Fungus Problems for Southern Pines

Four groups of fungi infect southern pines without a specific choice of species: needle blights, heartrots, butt rots, and pitch cankers. (Fungi, bearing scientific binomials, cause diseases; they are not diseases. Diseases have common names.) Needle blights, like those caused by Hypoderma lethale, attack pines from seedlings to maturity. Needles of most species are infected with spring inoculations of spores that have lain dormant since their dissemination the previous summer. Lophodermium pinastri, also spread by airborne spores in wet weather, forms a black elongated growth on needles. Foliage then suddenly dies, and the malady is sometimes mistaken for seasonal shedding of needles.

Heartrot fungi, represented by many species of several genera, are the cause of the greatest volume loss of all diseases to standing timber. Some produce fungi fruiting bodies on trees lying on the ground, the spores spreading to infect and introduce decay to living stems. Conks of heartrots, often appearing like shelves or dark-colored elephant ears protruding from wounds or long-since-healed-over scars, are the fruiting bodies of some species. From these conks, spores disperse to infect other trees over many years. Conks knocked off diseased trees by wind or man disseminate

Figure 2.8 Texas leaf-cutting ant colony. With backhoe excavation, the top of a cavity was located 9 feet below the surface of the ground and extended diagonally farther downward. In winter, the gardens, into which the ants carry parts of needles, are especially deep, thus providing protection from the cold of the ground surface. (Texas Forest Service photo by Ron Billings)

Figure 2.8 Texas leaf-cutting ant colony. With backhoe excavation, the top of a cavity was located 9 feet below the surface of the ground and extended diagonally farther downward. In winter, the gardens, into which the ants carry parts of needles, are especially deep, thus providing protection from the cold of the ground surface. (Texas Forest Service photo by Ron Billings)

spores for as long as five years while the fruiting bodies lie on the ground. For the most important species, Fomes pini, spores are cast in spring and fall, when warm weather follows cool spells. Mycelia, the microscopic strands of the vegetative organ of the fungus, grow year round, introducing decay-causing toxic chemicals as they penetrate the interior of the tree.

Red heartrot is usually found only in southern pines over 50 years of age. Twenty-five percent of such older trees might be infected, thereby providing abundant habitat for housing the red cockaded woodpecker. As the heartwood deteriorates in circular fashion, the disease also bears the name red ring rot. Because many diseased stems do not exhibit fresh pitch flow from branch stubs and fire wounds, the lack of exuding sap may not reliably indicate the absence of the decay within the bole.

Most notable among the causal agents of butt rot fungi is Polyporus schweinitzii. Infection results in decay of the interior of a tree at its base, the rotting wood breaking into brown cubes. Seldom does the decay rise more than a few feet above the ground. The inconspicuous fruiting bodies may be found in the soil litter, still attached to the base of the tree.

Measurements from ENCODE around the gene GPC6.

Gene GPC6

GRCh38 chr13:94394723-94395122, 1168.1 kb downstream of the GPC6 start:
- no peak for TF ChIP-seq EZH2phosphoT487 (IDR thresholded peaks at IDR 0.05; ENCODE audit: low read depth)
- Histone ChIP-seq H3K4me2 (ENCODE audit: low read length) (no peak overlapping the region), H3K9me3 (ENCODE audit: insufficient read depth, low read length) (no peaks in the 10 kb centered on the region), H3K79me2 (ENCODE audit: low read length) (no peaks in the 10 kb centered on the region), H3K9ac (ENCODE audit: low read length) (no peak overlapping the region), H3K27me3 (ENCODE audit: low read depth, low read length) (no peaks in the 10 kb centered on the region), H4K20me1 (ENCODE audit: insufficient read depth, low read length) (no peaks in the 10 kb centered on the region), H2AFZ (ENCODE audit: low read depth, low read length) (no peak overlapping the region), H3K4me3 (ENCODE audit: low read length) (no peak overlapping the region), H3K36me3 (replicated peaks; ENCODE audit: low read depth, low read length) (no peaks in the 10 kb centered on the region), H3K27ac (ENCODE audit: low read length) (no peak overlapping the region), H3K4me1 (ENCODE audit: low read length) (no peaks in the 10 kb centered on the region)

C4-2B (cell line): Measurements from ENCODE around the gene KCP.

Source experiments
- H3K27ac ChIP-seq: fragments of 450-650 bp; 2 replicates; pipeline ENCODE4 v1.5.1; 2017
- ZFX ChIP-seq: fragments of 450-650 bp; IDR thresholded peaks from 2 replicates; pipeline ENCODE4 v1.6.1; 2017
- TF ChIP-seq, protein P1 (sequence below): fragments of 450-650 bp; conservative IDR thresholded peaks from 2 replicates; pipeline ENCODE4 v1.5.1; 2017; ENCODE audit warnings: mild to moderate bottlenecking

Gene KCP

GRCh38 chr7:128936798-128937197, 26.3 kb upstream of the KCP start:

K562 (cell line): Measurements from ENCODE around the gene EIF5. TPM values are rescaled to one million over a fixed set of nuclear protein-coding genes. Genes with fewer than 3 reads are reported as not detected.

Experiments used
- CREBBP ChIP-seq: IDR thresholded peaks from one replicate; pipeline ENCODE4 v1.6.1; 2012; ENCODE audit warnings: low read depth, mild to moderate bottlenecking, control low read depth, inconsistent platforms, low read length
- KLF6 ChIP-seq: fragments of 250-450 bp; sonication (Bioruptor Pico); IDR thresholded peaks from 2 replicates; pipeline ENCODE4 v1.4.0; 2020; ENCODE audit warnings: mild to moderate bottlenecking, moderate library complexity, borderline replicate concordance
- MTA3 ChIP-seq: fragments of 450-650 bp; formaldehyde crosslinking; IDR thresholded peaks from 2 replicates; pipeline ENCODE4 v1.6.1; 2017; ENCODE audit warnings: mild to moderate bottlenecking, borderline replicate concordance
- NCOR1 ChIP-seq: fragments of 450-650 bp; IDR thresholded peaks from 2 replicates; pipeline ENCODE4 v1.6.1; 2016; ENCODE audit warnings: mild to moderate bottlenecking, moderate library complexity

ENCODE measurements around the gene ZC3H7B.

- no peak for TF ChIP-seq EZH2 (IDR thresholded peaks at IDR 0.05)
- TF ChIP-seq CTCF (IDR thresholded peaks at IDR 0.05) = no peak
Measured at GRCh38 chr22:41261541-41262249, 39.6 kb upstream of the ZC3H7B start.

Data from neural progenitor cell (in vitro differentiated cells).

When sap flows copiously from trees, and no insects are apparent, the cause likely is attributed to Fusarium lateritium, the fungus that causes pitch canker. Bark is retained, although the canker appears sunken and the wood beneath soaked with pitch. Fire danger is high in young stands in which wads of flammable gum collect on the trees.7

Cronartium fusiforme causes spindle-shaped cankers on branches, main stems, and the bases of needles. The alternate hosts of this fusiform rust are oak trees. Except around nurseries, elimination of oak trees is economically impractical. The disease may be spread by insects. Of particular significance in times of concern for sanitary landfills and other distressed planting sites is the effect of mycorrhizae fungi on the growth of pine seedlings. Mycorrhizae secrete a plant growth regulator—as well as enabling the transfer of nutrients from the soil to roots—which ordinarily enhances tree growth. However, the usefulness of such fungi is affected by methane gas given off by decomposing garbage in landfills. The gas may be phytotoxic, reducing root development and subsequent growth of seedlings. Inoculation with an auxin may compensate for the detrimental methane.8

Considerable concern has been expressed over the effect of ozone and nitrous oxide in the atmosphere upon the growth and survival of trees. Growth reduction of naturally regenerated southern pines over a 10-year period has been attributed by some observers to these industrial and vehicular contributions to the atmosphere. Reduction ranged from 10 to 31 percent for trees with initial diameters of one inch or more. Cause of diminished growth for this 1972-1982 period, however, was not totally identifiable. The period may have been normal, the previous decade's growth abnormally high. Ozone, however, is seen as responsible for some growth reduction in all major forest ecosystems, the decline continuing even if emissions into the atmosphere remain constant.9

High concentrations of ozone (O3) seem to have little effect on needle production, although foliage retention is often greater, according to trials in air-filtered chambers. Southern pines are considered intermediate in terms of suspected growth losses due to air pollution, in contrast to high-elevation spruce and fir.10

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